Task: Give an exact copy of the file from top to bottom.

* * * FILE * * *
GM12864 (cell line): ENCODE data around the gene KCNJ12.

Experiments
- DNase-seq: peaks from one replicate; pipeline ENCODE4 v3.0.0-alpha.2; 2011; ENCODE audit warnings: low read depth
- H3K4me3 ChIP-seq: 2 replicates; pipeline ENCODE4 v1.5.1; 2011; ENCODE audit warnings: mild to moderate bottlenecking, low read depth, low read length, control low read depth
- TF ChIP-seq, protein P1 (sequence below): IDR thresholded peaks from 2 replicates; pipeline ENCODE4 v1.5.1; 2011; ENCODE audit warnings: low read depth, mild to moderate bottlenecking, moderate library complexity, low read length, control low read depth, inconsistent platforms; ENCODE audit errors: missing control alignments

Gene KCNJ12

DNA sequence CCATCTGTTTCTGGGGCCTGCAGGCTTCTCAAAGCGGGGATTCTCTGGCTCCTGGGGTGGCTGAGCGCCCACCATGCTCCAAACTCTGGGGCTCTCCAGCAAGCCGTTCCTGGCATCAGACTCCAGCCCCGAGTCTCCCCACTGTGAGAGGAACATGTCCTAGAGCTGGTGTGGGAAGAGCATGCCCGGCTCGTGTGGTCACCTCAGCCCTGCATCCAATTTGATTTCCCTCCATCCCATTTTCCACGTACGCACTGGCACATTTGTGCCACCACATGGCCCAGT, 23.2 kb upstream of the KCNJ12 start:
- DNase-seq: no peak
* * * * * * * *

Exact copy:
GM12864 (cell line): ENCODE data around the gene KCNJ12.

Experiments
- DNase-seq: peaks from one replicate; pipeline ENCODE4 v3.0.0-alpha.2; 2011; ENCODE audit warnings: low read depth
- H3K4me3 ChIP-seq: 2 replicates; pipeline ENCODE4 v1.5.1; 2011; ENCODE audit warnings: mild to moderate bottlenecking, low read depth, low read length, control low read depth
- TF ChIP-seq, protein P1 (sequence below): IDR thresholded peaks from 2 replicates; pipeline ENCODE4 v1.5.1; 2011; ENCODE audit warnings: low read depth, mild to moderate bottlenecking, moderate library complexity, low read length, control low read depth, inconsistent platforms; ENCODE audit errors: missing control alignments

Gene KCNJ12

DNA sequence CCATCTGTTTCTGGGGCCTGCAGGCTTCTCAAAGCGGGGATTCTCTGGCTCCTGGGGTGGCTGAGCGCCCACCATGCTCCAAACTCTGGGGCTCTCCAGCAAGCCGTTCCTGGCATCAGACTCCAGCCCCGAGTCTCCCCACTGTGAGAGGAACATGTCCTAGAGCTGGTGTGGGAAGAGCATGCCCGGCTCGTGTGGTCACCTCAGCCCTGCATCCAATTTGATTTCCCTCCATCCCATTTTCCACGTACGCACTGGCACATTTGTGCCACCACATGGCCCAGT, 23.2 kb upstream of the KCNJ12 start:
- DNase-seq: no peak